Brooks Atkinson, in his review of the 1936 production, puts it best. After praising the play’s “keen edge” of comedy and its “ebullient” nature, he ends with a lengthy discussion on how badly actors were treated by producers. Atkinson writes: “Stage Door would be funnier if the whole subject of acting were less painful.” He spends 3 paragraphs in the review naming all that is wrong with the current hierarchal system of 1930s Broadway. It’s amazing. He pretty much predicts what is going to happen in the 1960s with the birth of repertory companies in the U. S.

Ok. Now it’s really late at night. More later regarding tone…..xo and goodnight.

Wednesday, March 24, 2010

1 in 27 - How do you fit all those cast members into the Griffin rehearsal space?

Jennifer Bettancourt plays Bobbie in our upcoming production of STAGE DOOR. A recent graduate from Notre Dame, Jennifer provides perspective from one who is relatively new to the Chicago scene.

So far, whenever I tell people about Stage Door: the setting, the gist of the plot, and especially the cast size/make-up, nine times out of ten I get, "There are HOW many girls?! Whoa!! Please, you HAVE to tell me about the drama that goes on backstage!" and for those that know The Theatre Building, there's the additional, "Ha, Have fun in those dressing rooms!" As of this point in the rehearsal process, though, I'm pretty happy to say that I'm only seriously concerned about the dressing rooms...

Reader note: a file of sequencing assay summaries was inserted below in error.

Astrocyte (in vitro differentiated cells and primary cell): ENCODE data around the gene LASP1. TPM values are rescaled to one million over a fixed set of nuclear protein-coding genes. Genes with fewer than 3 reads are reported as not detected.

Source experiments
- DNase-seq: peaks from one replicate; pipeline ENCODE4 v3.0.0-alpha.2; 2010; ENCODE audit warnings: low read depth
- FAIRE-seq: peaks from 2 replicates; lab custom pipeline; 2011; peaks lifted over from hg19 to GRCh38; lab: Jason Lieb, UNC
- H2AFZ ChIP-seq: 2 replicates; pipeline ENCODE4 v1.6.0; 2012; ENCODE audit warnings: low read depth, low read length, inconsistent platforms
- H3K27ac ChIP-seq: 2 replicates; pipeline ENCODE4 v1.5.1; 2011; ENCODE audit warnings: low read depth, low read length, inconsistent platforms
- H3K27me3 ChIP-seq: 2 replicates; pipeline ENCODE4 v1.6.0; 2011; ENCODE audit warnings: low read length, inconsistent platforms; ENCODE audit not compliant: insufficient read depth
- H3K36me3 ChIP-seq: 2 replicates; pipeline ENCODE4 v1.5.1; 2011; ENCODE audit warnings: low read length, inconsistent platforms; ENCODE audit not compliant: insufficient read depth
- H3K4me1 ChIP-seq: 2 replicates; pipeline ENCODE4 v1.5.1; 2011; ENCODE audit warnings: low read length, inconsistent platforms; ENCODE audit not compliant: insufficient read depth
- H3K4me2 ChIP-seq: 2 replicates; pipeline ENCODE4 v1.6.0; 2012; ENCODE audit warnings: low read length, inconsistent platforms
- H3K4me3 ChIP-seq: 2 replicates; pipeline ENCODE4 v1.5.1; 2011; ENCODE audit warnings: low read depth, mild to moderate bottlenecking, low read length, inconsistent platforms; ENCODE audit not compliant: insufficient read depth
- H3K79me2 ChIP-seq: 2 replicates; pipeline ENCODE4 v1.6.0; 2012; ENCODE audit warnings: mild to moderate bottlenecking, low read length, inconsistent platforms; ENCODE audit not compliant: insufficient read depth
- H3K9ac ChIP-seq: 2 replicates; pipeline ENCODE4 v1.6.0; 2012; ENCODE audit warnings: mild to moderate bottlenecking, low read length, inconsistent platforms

After doing the staged reading last year, I feel really lucky and beyond excited to be able to delve into this script and get to know the characters and their relationships again, and much more fully. When we did the reading, everyone except a few were given multiple characters and, at least for me, it was like a really cool challenge to try and give each one their own distinction while sitting down and without changing costumes. This time around, I'd be lying if I said I didn't keep my eyes and ears open during the first few reads to see how these "new girls" chose to play the parts I'd done and perhaps it's petty of me to admit that I was worried I'd never be able to fully let go of the idea that I'd once said that line differently. As we've gone along though, it was beyond easy because of everyone's enthusiasm for the script and the story (no one more than Robin, and that energy has done wonders, at least personally, to make my excitement just continue to grow with every rehearsal). The ensemble nature of the show has made it essential for each character to know themselves in and out and embrace what everyone else offers.